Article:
En EspaŅol

Q. Who is Mr. Smarty Plants?

A: There are those who suspect Wildflower Center volunteers are the culpable and capable culprits. Yet, others think staff members play some, albeit small, role. You can torture us with your plant questions, but we will never reveal the Green Guru's secret identity.

Help us grow by giving to the Plant Database Fund or by becoming a member

Did you know you can access the Native Plant Information Network with your web-enabled smartphone?

Share

Ask Mr. Smarty Plants

Ask Mr. Smarty Plants is a free service provided by the staff and volunteers at the Lady Bird Johnson Wildflower Center.

Search Smarty Plants
    
 
See a list of all Smarty Plants questions
Can't find the answer in our existing FAQs, submit a question to Mr. Smarty Plants.
Need help with plant identification, visit the plant identification page.
 
rate this answer
Not Yet Rated

Saturday - May 11, 2013

From: Westchester County, NY
Region: Northeast
Topic: Diseases and Disorders, Wildflowers
Title: Native Annual Plant Substitute for Impatiens
Answered by: Anne Van Nest

QUESTION:

What can be used as an annual flowering plant to substitute for the diseased impatiens? Is Vinca one you would suggest?

ANSWER:

The disease that is causing trouble for the cultivated garden impatiens (Impatiens walleriana) in at least 33 states is downy mildew. There's a good article in ScienceNews, the online magazine explaining the downy mildew problem on impatiens. There are no native vincas to suggest as substitutes, but there are several native annual flowering plants for you to consider. Some will bloom better with more sun.
To find an annual native plant substitute, the first place to go to find a list of potential plants is our Native Plant Database.  Use the Combination Search feature instead of Recommended Species. This will provide a bigger selection with much more choice to narrow down. The volunteers and staff at the Wildflower Center who maintain the database have partners in different regions to help with these recommended species lists based on what is easy to access in local nurseries.
Under Combination Search, select the following categories: Habit – herbaceous, Duration – annual, Light requirement – part shade or shade, Soil moisture – moist, height 0-3 ft.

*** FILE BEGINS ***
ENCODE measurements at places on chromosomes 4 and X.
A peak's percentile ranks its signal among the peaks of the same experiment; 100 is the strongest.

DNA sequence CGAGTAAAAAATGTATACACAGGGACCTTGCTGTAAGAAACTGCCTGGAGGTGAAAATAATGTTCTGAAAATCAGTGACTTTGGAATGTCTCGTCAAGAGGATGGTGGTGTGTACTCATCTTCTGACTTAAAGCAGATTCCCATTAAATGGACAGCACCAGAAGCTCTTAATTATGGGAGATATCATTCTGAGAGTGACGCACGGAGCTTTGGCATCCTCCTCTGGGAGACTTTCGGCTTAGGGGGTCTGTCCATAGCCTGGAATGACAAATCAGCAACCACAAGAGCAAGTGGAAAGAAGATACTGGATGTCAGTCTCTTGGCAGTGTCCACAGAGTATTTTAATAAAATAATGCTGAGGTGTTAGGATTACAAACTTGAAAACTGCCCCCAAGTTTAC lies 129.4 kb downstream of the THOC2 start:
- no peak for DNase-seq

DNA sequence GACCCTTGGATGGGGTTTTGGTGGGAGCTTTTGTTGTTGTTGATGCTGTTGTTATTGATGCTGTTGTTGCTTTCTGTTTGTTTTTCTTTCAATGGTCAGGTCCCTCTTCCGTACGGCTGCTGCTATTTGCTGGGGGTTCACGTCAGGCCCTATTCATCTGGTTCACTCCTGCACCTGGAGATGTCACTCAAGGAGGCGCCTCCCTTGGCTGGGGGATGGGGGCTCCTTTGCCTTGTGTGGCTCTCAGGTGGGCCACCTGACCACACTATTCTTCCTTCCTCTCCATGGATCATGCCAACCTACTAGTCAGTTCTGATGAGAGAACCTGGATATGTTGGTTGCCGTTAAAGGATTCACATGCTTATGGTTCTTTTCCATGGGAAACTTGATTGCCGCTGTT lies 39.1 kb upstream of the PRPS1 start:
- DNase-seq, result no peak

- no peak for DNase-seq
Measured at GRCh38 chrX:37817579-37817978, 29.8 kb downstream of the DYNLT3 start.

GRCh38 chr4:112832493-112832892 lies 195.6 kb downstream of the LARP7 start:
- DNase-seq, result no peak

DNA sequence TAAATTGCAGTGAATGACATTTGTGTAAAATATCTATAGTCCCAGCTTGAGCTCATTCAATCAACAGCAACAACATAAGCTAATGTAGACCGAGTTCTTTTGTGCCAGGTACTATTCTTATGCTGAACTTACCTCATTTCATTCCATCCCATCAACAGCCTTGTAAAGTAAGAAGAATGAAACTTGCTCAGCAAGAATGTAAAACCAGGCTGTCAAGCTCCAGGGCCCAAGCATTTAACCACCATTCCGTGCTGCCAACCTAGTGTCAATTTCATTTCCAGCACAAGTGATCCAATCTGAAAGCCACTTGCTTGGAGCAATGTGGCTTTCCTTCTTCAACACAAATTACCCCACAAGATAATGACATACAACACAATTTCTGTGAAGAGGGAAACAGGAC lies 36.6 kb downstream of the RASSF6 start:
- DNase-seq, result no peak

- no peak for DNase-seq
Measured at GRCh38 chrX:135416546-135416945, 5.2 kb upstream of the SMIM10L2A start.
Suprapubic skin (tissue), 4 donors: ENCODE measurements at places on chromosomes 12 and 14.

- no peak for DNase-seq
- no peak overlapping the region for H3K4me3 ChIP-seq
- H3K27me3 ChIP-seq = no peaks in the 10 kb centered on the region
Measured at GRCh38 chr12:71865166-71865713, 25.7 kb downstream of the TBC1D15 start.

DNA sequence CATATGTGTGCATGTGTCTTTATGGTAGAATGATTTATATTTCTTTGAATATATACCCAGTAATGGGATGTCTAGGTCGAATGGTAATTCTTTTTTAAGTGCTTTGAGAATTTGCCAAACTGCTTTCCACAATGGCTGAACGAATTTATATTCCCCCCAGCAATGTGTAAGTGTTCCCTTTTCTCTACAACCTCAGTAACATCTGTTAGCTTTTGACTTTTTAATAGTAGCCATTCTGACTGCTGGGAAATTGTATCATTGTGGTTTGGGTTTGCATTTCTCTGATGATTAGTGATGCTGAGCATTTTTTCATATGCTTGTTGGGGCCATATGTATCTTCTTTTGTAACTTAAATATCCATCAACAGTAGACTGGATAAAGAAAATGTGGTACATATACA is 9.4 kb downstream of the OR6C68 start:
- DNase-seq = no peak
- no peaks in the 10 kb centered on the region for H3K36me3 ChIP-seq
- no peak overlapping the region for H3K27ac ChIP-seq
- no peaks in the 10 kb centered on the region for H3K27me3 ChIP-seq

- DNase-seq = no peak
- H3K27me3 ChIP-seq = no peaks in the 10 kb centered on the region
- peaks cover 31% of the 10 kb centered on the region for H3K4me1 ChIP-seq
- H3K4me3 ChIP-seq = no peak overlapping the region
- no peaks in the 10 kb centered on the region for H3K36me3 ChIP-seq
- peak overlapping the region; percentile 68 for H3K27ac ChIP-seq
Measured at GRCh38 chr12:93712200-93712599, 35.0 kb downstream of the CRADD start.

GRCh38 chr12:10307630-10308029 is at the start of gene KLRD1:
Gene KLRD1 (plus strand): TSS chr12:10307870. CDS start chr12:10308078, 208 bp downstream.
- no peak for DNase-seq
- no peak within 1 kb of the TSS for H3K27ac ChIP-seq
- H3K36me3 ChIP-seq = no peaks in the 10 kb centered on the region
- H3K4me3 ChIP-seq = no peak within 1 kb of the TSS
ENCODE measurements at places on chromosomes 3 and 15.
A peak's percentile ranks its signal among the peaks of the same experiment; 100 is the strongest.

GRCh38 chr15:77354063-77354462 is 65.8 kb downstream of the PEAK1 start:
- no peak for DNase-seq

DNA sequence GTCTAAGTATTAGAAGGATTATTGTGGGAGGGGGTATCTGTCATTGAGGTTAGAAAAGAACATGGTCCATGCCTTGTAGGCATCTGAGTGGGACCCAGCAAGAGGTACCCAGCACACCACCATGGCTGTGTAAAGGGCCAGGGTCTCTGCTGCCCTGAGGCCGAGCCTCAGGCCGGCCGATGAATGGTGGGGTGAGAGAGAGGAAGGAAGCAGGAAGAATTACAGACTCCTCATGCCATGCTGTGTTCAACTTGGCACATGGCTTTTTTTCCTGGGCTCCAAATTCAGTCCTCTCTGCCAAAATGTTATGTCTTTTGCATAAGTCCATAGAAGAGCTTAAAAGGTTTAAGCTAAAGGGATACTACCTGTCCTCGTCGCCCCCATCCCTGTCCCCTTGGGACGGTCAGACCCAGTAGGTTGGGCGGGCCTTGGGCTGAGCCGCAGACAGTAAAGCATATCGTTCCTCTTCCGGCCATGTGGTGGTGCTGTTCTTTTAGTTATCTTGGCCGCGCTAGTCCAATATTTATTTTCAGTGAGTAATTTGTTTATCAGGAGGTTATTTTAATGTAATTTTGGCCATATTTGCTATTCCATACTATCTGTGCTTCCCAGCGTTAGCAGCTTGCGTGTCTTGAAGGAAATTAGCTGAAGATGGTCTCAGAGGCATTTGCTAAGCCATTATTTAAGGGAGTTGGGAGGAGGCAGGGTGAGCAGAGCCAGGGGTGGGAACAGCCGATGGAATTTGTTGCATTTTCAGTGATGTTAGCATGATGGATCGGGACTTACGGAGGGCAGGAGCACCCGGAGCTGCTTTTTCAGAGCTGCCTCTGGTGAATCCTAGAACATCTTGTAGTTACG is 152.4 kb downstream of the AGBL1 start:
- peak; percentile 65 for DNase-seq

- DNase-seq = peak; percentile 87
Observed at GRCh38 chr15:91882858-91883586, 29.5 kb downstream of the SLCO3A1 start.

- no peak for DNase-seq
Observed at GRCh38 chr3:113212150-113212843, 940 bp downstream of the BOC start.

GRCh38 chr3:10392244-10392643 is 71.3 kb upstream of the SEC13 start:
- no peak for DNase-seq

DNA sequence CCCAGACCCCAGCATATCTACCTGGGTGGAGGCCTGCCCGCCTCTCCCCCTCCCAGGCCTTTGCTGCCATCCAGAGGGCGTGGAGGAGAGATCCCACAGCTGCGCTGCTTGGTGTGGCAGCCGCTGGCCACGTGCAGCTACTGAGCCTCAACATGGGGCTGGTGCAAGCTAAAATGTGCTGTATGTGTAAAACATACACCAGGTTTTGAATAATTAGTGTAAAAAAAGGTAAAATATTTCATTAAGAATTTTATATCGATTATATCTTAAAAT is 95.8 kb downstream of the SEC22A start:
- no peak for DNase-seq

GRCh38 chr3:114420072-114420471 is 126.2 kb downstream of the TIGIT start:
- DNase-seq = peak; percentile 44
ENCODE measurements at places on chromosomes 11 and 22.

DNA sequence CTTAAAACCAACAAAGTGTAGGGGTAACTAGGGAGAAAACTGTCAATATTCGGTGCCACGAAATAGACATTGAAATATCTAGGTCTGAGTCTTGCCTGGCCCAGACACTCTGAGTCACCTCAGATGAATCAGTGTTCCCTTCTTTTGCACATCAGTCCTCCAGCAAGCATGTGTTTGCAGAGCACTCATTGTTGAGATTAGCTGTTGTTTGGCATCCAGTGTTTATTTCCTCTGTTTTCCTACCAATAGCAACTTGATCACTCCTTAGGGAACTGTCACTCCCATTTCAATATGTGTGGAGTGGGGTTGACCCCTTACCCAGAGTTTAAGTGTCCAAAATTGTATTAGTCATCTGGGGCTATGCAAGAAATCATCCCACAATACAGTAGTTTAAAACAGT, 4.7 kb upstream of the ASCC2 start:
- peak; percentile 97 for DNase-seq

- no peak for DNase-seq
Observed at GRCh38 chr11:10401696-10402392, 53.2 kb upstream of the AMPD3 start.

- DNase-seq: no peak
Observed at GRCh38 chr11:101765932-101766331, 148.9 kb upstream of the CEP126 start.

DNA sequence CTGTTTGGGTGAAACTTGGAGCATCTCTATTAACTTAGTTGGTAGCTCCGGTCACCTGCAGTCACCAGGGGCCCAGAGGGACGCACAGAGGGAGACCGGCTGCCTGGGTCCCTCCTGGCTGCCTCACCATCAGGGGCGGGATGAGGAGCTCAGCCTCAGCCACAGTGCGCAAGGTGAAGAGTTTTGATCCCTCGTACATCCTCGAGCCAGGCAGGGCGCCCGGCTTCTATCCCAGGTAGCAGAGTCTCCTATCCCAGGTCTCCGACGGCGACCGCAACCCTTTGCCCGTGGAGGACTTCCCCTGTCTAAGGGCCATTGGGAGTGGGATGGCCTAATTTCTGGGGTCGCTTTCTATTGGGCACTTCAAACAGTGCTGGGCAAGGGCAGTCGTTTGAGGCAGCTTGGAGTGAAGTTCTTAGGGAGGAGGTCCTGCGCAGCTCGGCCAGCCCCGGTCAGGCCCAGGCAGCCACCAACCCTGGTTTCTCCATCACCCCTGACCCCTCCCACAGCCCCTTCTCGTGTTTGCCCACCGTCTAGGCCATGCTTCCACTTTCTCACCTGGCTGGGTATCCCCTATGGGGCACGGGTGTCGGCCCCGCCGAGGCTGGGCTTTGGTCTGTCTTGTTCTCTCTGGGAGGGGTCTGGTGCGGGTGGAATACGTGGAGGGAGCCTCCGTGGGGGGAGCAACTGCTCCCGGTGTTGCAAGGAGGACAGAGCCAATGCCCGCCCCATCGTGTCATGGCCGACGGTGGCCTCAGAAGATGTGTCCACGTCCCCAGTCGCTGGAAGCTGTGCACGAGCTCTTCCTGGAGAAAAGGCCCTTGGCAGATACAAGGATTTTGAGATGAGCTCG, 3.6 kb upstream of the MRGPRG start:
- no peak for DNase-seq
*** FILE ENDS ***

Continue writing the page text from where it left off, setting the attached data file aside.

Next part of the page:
Some of the impatiens substitution possibilities include:

Bidens cernua (nodding beggartick) yellow blooms August – October.

Capsicum annuum (chile pequin) white flowers followed by small green fruit turning red when ripe.  Hot, edible fruit.

Geranium viscosissimum (sticky purple geranium) purple/pink blooms May to August.

Mimulus bicolor (yellow and white monkeyflower) yellow blooms April to June.

Nemophila maculata (fivespot) white blooms with purple spots from April to July.

Rudbeckia hirta (black-eyed Susan) yellow daisy-like blooms from June to October.

Salvia coccinea (scarlet sage) white, pink or red blooms February to October.

Tinantia anomala (false dayflower) white, blue or purple flowers from March through May.

 

From the Image Gallery


Nodding beggartick
Bidens cernua

Chile pequin
Capsicum annuum

Sticky purple geranium
Geranium viscosissimum

Fivespot
Nemophila maculata

Black-eyed susan
Rudbeckia hirta

Scarlet sage
Salvia coccinea

False dayflower
Tinantia anomala

More Wildflowers Questions

Illegal to pick wildflowers
March 14, 2004 - Is it illegal to pick wildflowers?
view the full question and answer

Time to sow wildflower seeds in Ft. Worth TX
January 07, 2010 - When do I sow wildflower seeds?
view the full question and answer

More on bluebonnets
April 19, 2007 - I am a displaced Austinite - As of last week now living in upstate New York (Binghamton). As I was leaving town - a friend presented me with a pound bag of bluebonnet seeds. A thoughtful gift - but I...
view the full question and answer

Native flowers versus non-natives
June 30, 2014 - Native flowers versus non-natives. What guidelines do use for identification. I come across flowers in different habitats and can't identify them as natives. Also, how do you attach a image to a ...
view the full question and answer

Native wildflowers for Northern Indiana
May 08, 2007 - I had the wonderful opportunity to visit the Lady Bird Johnson Wildflower Center on Saturday April 21. What a beautiful place. I thoroughly enjoyed my visit. I was wondering how I could find out w...
view the full question and answer

Smarty Plants's Facebook profile Support the Wildflower Center by Donating Online or Becoming a Member today.

Mr. Smarty Plants wants you to be his Facebook friend. Click the Facebook icon to add yourself to Mr. Smarty Plants list of friends.
E-NEWSLETTER | BECOME A MEMBER | DONATE NOW | MEDIA | SITEMAP
© 2014 Lady Bird Johnson Wildflower Center